A Few Financial Planning Questions for People with Fibromyalgia

Thursday, June 21, 2007

By: Kate Jones

Reprinted from FMOnline


Everyone struggles with financial planning—just look at all the books and magazines published on the topic. For those of us with fibromyalgia, or any chronic illness, making decisions about finances can seem overwhelming. Here are ten questions to help you get started:

1. Is ‘fibro-fog’ affecting your ability to make financial decisions?

Making major decisions requires a clear head, yet we often forget that minor decisions can have a profound impact on our financial health. If you suffer from ‘fibro-fog,’ you may not even realize that you forgot to pay a bill or are making subtraction errors in your checkbook. Trying to analyze your health insurance options or other more complex tasks may be impossible. If you are having trouble with day-to-day financial tasks, ask a family member or friend to help out.

2. Are you compromising your health because you cannot afford to visit your doctor?
Going to the doctor is expensive, but the long-term cost of not going will be greater. You will miss symptom and medication monitoring, possible new treatment options, and an objective look at your health. Ask the office manager about payment options. Another alternative is to participate in a research study as a way of getting medical care. (You can find studies athttp://www.fmaware.org/ in the research section and http://www.clinicaltrials.gov/)

3. Are you compromising your health because you cannot afford prescription medication?
Discuss alternatives with your doctor. Is the benefit from a newer drug worth the added cost? Are sample packs available so you can try a new drug before purchasing a month’s supply? Is a generic available? Some drug manufacturers have programs to assist people who cannot afford their medications; check with your pharmacist.
4. Do you have, or can you get, affordable health insurance?

Private health insurance is prohibitively expensive; last year I was given a quote of $2200.00 per month for minimal coverage! Affordability is the key here. Can you get insurance through your employer? Do you have a spouse or domestic partner whose employer offers health insurance for family members? Online, visit Kiplinger Personal Finance’s article, “Your Own Health Insurance” for advice on purchasing private insurance. http://www.kiplinger.com/

5. Are you taking good care of yourself physically and emotionally?

Planning for wellness, not just illness, has benefits far beyond the physical. Medical bills are one of the leading causes for personal bankruptcy, so doing what you can to stay healthy only makes sense. Walking, for example, is a free activity which lessens the chances that you will develop diabetes or arthritis—thus improving your health and saving you health care costs, lost days of work, and so forth.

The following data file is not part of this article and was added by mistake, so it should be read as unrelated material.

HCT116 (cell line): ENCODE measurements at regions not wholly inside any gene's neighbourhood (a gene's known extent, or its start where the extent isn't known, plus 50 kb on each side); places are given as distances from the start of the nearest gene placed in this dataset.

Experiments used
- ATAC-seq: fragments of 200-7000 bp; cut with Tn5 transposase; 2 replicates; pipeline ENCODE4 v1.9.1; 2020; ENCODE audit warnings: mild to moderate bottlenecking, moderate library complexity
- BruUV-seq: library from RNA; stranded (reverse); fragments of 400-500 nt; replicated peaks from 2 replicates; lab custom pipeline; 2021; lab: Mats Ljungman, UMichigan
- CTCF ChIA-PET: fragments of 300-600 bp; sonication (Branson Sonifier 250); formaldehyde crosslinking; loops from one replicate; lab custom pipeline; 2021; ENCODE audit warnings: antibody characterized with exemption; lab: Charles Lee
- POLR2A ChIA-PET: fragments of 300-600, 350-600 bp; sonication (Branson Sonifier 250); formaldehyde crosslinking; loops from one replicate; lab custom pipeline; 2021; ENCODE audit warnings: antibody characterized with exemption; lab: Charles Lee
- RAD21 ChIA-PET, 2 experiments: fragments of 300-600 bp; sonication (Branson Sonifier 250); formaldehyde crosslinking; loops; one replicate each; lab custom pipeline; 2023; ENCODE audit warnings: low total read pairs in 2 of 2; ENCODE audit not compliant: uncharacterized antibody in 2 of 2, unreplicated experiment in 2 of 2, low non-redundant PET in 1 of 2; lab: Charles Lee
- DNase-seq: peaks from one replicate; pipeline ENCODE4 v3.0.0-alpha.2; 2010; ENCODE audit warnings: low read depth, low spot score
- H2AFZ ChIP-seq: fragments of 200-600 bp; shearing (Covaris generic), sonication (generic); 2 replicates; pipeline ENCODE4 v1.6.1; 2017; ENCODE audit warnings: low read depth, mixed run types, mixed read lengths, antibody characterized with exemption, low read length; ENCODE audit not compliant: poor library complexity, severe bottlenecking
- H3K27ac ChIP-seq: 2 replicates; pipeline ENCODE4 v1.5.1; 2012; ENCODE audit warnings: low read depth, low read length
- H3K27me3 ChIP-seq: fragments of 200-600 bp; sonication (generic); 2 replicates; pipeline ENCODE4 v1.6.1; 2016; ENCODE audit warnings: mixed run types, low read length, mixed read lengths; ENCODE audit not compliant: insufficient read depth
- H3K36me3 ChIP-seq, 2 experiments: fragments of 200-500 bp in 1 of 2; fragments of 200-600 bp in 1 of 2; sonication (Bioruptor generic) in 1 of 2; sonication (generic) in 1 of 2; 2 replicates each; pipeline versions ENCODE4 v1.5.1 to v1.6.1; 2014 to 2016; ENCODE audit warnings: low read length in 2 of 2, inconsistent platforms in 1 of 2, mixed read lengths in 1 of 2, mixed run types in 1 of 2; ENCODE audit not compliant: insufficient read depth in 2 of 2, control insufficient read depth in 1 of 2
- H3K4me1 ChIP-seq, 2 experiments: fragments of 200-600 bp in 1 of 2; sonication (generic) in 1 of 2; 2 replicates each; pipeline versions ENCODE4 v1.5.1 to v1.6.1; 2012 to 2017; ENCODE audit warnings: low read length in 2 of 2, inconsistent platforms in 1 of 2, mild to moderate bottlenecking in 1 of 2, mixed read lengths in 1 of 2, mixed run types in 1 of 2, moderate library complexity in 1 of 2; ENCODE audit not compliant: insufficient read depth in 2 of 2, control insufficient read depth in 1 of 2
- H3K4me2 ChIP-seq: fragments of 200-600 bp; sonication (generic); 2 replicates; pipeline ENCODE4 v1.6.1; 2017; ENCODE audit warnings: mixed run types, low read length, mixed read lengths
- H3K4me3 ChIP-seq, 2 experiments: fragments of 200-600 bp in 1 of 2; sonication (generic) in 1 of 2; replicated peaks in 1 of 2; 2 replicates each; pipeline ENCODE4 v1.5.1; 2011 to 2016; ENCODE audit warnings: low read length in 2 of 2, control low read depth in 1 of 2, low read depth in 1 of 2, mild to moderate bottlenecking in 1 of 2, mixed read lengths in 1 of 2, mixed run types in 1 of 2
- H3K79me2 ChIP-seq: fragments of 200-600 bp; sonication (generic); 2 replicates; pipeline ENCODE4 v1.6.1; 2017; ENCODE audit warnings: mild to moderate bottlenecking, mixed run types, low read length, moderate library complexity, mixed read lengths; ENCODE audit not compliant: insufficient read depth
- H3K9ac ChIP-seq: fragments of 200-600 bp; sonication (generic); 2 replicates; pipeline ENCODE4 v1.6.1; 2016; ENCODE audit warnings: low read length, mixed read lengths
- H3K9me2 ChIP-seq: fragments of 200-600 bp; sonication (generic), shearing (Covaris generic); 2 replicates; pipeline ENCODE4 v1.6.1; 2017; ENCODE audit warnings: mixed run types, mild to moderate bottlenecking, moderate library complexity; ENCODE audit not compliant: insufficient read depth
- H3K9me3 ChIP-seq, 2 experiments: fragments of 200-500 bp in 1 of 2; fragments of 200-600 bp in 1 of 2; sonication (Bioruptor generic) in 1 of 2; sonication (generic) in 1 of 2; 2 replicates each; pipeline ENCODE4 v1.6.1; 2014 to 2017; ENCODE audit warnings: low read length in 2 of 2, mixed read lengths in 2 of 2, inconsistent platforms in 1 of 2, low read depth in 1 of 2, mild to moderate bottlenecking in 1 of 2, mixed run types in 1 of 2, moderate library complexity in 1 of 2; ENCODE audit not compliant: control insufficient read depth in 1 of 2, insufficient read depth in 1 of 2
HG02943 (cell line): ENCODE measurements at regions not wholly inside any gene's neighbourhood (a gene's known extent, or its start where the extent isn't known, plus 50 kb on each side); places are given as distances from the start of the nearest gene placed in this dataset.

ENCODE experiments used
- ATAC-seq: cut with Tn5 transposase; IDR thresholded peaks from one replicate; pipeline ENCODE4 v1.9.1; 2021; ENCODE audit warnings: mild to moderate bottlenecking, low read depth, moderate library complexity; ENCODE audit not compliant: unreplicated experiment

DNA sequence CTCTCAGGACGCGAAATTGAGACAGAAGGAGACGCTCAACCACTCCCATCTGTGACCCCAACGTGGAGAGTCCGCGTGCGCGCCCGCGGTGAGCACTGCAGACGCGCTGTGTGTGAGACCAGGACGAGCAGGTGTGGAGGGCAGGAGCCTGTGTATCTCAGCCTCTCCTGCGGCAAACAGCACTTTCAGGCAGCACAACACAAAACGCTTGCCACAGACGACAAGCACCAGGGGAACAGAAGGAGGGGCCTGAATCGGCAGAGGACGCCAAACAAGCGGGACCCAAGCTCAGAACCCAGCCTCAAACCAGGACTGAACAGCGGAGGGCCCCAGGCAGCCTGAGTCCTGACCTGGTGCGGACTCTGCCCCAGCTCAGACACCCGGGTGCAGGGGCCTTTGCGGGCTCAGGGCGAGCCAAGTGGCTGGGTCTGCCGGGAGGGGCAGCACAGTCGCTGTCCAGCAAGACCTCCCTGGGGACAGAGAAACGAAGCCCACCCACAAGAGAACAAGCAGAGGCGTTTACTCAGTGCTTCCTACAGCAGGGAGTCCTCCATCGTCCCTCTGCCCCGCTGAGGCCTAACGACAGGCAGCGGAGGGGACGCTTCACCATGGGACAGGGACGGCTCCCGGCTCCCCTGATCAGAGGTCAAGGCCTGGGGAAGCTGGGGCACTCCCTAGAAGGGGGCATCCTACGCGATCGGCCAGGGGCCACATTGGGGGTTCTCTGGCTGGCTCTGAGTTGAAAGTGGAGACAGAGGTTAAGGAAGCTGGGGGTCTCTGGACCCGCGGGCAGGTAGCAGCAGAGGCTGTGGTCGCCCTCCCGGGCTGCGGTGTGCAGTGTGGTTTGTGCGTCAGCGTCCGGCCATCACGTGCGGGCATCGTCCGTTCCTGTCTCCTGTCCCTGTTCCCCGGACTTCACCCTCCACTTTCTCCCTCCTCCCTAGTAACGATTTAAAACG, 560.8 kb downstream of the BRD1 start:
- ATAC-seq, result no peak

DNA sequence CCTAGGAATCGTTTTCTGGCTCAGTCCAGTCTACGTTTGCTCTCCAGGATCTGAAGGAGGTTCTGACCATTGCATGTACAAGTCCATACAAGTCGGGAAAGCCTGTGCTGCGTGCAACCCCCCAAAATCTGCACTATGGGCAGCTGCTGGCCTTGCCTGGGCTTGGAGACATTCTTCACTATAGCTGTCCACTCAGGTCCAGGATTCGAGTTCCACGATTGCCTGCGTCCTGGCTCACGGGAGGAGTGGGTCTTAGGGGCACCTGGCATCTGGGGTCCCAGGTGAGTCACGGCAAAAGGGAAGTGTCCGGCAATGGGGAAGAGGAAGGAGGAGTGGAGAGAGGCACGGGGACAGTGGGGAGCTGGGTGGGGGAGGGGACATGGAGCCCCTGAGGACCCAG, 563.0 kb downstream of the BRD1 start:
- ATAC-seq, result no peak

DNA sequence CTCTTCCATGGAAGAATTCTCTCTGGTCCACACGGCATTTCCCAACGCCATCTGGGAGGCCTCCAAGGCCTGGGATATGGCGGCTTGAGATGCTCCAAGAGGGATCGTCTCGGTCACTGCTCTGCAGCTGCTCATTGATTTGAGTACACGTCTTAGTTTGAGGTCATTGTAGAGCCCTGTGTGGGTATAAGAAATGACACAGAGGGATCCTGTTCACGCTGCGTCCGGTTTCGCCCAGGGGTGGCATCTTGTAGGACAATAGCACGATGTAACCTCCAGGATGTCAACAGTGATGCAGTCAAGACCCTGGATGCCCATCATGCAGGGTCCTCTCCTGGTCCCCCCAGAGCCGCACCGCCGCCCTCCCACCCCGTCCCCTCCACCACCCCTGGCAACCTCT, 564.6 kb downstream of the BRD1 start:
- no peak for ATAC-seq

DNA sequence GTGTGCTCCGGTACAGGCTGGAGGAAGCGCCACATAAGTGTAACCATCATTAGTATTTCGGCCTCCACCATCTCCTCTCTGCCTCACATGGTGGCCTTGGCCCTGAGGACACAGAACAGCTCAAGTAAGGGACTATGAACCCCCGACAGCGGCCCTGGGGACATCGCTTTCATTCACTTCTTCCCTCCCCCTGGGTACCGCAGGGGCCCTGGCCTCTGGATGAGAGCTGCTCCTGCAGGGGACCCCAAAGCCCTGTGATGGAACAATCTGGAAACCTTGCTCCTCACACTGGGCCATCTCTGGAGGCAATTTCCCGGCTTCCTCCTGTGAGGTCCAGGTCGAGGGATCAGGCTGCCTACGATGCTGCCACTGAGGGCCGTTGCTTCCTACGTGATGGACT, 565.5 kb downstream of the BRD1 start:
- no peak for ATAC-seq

6. Is there someone you trust to discuss financial plans with?
Certified financial planners can do this, but a trusted family member may be the first person you want to talk to. Be honest, and don’t forget that fibro-fog may be affecting you (see number 1 above).

7. Are you planning for the future?

If you are working, are you contributing to a 401-K or other plan? Have you considered the pros and cons of long-term care insurance? The federal government has publications on these topics available online and in print form, as do other organizations such as Consumer @ction and AARP. (See http://www.consumerreports.org/ and http://www.consumer-action.org/)

8. Are you spending more than you can afford?
We’re addicted to credit and to having things now. The movement to simplify your life stems, in part, from a desire to stop the credit merry-go-round. Can’t figure out where your money goes? Get a notebook and write down every cent you spend; just writing it down will help you curb impulse spending. If you have concerns about your spending habits, the federal government has publications to assist you. (See “Taking Control of Your Finances.”http://www.pueblo.gsa.gov/ )

9. Is your health so compromised that you should be on disability?
The National Fibromyalgia Association provides information about disability issues, including a special focus in an issue of FMOnline. Getting disability from the Social Security Administration is not easy and takes perseverance, but can ease your financial problems if you succeed.

10. Are you expecting to make any major life changes in the near future?
Retirement, becoming a parent, getting married, moving, getting divorced, changing jobs—the list is long, and every change can have serious ramifications for your financial health. Will you have health insurance after your divorce? Does your new employer offer it? Look before you make changes. Ask questions. Plan carefully.